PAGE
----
Living with Chronic Pain

The Emergency Medical Treatment and Labor Act (EMTALA)


The Emergency Medical Treatment and Active Labor Act (EMTALA), passed by the U.S. Congress in 1986, was created to ensure that individuals have access to emergency medical treatment regardless of their ability to pay. The EMTALA also prevents uninsured individuals from being transferred to other facilities due to a financial loss of the medical institution. Although this law was originally intended to provide emergency medical treatment, interpretations of the law have left the EMTALA applying to all aspects of hospital care.

The Emergency Medical Treatment and Active Labor Act enforces that hospitals participating in Medicare perform a medical screening examination (MSE) on all individuals requesting care in an emergency department (ED). An MSE determines if an emergency condition exists. If an emergency situation does exist, the hospital staff must stabilize the individual or move them to a hospital with better capabilities to treat their condition. Hospitals are required to accept the transfer if they can treat the individual with specialized equipment and personnel. Hospitals are prohibited from delaying an MSE. The EMTALA guarantees that hospitals must provide stabilizing treatment and that physicians must weigh the risks of transferring individuals to another facility.

How does EMTALA apply to individuals with chronic pain?

An emergency medical condition is described as an acute symptom of severity, which includes severe pain. The majority of ED visits are due to pain, which include pain associated with an injury or an existing chronic pain condition. Although some individuals with a chronic pain diagnosis have a primary physician, the ED may provide additional treatment if the current course of action is not working or additional pain is occurring. Other situations the EMLATA covers include emergencies outside of practicing hours of a primary physician or the lack of the ability to obtain a medical appointment when pain is severe.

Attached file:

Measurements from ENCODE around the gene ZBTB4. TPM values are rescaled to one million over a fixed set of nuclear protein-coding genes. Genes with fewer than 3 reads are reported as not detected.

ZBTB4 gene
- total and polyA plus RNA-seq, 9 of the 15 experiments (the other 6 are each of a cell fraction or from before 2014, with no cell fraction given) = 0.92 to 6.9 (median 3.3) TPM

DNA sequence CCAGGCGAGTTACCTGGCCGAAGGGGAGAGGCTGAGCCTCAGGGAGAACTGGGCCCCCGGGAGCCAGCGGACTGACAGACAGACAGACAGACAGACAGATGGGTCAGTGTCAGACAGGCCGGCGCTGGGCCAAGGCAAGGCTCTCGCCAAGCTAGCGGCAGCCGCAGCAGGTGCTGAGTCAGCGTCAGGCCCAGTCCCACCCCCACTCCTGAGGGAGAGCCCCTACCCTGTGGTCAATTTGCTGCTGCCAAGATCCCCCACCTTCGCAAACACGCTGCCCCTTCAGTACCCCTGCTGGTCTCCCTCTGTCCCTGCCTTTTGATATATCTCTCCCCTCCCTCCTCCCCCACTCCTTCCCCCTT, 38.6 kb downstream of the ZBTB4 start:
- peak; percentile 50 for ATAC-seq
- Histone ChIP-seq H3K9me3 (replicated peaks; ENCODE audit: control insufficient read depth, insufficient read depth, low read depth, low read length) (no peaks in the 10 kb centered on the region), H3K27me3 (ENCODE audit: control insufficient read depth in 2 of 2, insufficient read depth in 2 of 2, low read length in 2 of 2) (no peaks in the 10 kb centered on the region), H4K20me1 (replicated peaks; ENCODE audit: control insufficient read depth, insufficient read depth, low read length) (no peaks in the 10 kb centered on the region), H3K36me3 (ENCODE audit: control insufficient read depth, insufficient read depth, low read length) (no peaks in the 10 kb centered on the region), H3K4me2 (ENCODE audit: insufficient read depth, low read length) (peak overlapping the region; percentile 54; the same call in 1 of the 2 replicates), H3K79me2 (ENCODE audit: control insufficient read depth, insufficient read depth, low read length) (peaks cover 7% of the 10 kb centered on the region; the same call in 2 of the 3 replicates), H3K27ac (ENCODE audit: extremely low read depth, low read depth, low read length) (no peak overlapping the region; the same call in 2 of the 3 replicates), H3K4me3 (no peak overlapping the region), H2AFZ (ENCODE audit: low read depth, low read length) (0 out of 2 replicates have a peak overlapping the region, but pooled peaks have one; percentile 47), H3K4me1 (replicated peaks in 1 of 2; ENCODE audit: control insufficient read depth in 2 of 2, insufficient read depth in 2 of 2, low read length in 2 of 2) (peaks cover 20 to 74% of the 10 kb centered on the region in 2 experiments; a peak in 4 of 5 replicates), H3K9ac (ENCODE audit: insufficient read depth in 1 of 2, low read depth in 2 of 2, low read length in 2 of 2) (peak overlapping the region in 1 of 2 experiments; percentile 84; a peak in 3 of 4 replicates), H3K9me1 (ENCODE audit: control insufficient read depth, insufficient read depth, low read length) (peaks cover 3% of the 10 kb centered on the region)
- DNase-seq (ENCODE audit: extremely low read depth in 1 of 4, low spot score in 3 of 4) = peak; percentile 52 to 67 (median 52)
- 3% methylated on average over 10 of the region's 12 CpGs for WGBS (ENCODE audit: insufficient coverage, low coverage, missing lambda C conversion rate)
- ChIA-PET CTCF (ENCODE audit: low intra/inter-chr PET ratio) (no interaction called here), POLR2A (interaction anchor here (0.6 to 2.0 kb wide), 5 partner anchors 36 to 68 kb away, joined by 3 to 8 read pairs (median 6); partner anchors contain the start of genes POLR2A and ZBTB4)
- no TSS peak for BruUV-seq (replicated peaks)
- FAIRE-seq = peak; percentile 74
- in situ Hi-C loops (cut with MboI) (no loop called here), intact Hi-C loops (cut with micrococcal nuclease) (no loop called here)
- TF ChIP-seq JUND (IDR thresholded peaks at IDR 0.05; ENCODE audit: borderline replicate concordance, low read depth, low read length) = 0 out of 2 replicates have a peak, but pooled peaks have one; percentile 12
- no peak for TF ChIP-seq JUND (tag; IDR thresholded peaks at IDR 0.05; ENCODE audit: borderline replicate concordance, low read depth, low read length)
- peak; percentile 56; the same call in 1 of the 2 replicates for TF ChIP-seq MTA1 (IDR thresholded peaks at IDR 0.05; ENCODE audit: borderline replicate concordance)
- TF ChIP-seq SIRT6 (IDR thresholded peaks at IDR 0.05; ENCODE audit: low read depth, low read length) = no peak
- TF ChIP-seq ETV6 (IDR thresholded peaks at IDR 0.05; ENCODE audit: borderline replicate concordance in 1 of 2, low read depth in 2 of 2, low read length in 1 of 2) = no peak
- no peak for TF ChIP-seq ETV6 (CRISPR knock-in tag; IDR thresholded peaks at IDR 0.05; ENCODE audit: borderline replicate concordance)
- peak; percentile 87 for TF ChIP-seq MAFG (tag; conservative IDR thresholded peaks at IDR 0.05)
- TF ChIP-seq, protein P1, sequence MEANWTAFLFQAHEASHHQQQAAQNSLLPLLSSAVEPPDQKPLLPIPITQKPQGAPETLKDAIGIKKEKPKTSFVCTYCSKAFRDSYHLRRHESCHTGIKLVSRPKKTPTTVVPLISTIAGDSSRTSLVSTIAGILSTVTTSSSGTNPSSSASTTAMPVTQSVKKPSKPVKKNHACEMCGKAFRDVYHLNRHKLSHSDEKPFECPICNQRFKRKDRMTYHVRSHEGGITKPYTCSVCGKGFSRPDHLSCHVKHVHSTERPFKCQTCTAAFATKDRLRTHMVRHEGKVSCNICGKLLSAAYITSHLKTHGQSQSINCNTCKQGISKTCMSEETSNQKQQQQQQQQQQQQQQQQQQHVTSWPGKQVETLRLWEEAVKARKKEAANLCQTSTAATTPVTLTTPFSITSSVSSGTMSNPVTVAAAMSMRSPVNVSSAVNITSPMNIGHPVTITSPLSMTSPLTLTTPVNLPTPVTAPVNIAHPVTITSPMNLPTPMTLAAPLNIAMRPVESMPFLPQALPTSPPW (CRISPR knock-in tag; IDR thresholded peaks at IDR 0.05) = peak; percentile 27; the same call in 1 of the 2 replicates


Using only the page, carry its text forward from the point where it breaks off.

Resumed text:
Many individuals with chronic pain also have other medical comorbidities rendering ED healthcare professionals with incomplete medical histories. A safety concern arises when prescribing pain medications, such as opioids, without a proper medical history of the individual seeking treatment. Oftentimes, due to the complexity of their condition, those with chronic pain usually require more medical attention than an ED can provide. However, individuals in severe pain may feel they have no other way to seek treatment. The EMTALA ensures that these individuals are evaluated; however, referrals to specialists may be in the best interest of all involved.

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